Fasting is an act of homage to the majesty of appetite. So I think we should arrange to give up our pleasures regularly–our food, our friends, our lovers–in order to preserve their intensity, and the moment of coming back to them. For this is the moment that renews and refreshes both oneself and the thing one loves. Sailors and travelers enjoyed this once, and so did hunters, I suppose. Part of the weariness of modern life may be that we live too much on top of each other, and are entertained and fed too regularly. Once we were separated by hunger both from our food and families, and then we learned to value both. The men went off hunting, and the dogs went with them; the women and children waved goodbye. The cave was empty of men for days on end; nobody ate, or knew what to do. The women crouched by the fire, the wet smoke in their eyes; the children wailed; everybody was hungry. Then one night there were shouts and the barking of dogs from the hills, and the men came back loaded with meat. This was the great reunion, and everybody gorged themselves silly, and appetite came into its own; the long-awaited meal became a feast to remember and an almost sacred celebration of life. Now we go off to the office and come home in the evenings to cheap chicken and frozen peas. Very nice, but too much of it, too easy and regular, served up without effort or wanting. We eat, we are lucky, our faces are shining with fat, but we don’t know the pleasure of being hungry any more.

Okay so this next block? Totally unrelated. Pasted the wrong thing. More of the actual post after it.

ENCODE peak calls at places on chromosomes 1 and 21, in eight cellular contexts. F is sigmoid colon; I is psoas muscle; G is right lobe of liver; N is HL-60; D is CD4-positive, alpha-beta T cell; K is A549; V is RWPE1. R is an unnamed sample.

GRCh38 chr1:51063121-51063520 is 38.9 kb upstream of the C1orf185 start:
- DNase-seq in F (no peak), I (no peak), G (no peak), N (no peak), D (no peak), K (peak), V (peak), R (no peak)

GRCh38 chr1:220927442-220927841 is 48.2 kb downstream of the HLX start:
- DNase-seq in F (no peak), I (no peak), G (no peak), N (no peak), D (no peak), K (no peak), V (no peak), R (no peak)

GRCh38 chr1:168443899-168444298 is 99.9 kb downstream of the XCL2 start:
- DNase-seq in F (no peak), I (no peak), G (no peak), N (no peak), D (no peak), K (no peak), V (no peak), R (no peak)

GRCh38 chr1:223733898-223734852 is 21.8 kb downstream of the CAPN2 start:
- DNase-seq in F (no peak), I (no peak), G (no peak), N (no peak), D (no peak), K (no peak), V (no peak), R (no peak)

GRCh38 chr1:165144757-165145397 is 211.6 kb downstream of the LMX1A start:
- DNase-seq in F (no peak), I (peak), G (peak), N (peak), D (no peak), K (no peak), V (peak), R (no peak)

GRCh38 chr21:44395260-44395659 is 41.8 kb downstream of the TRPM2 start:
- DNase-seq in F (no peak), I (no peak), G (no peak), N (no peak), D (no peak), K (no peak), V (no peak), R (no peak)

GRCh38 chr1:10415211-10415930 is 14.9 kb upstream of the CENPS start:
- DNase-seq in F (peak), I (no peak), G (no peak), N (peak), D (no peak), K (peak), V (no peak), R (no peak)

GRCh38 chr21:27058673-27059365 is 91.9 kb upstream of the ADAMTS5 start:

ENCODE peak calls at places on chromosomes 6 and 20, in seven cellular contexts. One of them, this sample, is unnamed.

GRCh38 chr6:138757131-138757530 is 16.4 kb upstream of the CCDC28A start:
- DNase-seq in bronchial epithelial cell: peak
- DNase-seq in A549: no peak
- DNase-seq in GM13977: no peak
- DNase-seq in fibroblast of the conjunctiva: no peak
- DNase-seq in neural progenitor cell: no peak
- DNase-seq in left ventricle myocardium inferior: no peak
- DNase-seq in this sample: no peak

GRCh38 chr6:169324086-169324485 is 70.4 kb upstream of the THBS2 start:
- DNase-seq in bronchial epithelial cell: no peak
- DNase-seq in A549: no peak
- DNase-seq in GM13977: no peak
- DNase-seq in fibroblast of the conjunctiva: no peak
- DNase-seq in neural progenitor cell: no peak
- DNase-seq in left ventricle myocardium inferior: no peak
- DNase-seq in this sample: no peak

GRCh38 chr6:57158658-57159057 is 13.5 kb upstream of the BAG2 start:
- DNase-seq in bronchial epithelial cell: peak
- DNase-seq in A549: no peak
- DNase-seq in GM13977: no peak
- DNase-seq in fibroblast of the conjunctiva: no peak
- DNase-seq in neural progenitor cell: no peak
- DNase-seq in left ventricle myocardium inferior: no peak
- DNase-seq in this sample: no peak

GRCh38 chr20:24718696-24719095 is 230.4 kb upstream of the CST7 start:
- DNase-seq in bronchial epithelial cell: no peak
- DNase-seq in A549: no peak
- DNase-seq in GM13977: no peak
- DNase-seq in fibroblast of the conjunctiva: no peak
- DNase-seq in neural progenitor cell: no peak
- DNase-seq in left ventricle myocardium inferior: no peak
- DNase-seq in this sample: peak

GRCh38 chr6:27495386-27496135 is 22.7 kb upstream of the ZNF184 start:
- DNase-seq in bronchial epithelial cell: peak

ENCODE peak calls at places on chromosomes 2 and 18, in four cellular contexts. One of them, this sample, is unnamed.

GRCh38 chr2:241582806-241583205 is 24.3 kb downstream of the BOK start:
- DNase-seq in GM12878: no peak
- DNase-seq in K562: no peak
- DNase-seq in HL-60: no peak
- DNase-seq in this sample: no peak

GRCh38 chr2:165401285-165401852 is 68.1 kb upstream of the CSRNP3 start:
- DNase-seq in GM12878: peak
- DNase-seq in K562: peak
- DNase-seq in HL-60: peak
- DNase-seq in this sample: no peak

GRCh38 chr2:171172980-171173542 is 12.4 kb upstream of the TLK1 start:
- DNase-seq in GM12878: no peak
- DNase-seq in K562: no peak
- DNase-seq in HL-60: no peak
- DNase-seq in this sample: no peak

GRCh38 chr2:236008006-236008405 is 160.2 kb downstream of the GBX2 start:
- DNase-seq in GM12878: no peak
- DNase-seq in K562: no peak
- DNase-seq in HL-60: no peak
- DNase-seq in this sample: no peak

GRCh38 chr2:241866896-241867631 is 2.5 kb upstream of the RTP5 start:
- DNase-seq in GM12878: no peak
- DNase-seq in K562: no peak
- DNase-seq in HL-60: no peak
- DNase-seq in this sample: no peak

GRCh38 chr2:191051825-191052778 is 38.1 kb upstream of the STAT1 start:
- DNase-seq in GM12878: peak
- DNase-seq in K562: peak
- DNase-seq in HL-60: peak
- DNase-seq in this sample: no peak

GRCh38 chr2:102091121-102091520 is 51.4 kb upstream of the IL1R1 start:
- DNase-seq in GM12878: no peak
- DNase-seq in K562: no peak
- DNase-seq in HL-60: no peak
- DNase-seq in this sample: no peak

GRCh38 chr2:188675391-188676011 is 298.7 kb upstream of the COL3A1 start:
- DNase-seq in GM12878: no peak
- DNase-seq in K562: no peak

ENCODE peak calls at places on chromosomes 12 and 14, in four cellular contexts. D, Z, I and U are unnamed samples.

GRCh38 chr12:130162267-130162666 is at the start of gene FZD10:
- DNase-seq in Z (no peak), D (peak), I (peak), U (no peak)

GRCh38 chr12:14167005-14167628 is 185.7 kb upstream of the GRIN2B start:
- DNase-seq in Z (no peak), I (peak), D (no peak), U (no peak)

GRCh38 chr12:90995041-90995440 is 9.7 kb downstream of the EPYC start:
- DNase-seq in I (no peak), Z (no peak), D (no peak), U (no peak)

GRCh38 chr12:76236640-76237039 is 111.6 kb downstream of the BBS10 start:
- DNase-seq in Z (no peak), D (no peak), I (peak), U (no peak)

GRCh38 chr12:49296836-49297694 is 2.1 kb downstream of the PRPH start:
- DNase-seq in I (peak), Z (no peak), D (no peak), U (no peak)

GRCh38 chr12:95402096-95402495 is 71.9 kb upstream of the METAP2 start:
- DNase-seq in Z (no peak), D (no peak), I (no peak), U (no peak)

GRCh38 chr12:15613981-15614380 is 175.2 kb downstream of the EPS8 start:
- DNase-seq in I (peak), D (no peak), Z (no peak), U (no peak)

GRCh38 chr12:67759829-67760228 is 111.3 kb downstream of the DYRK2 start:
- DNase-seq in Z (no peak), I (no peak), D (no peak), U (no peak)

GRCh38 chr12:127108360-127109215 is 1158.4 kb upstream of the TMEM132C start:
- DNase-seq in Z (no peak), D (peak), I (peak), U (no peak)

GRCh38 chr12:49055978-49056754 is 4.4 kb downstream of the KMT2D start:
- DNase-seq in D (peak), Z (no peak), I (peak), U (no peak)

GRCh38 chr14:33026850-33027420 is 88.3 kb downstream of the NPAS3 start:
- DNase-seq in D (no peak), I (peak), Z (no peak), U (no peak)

Too much of anything–too much music, entertainment, happy snacks, or time spent with one’s friends–creates a kind of impotence of living by which one can no longer hear, or taste, or see, or love, or remember. Life is short and precious, and appetite is one of its guardians, and loss of appetite is a sort of death. So if we are to enjoy this short life we should respect the divinity of appetite, and keep it eager and not too much blunted.
( The essay “Appetite” appears in the collection “I Can’t Stay Too Long”, published by Atheneum in 1976)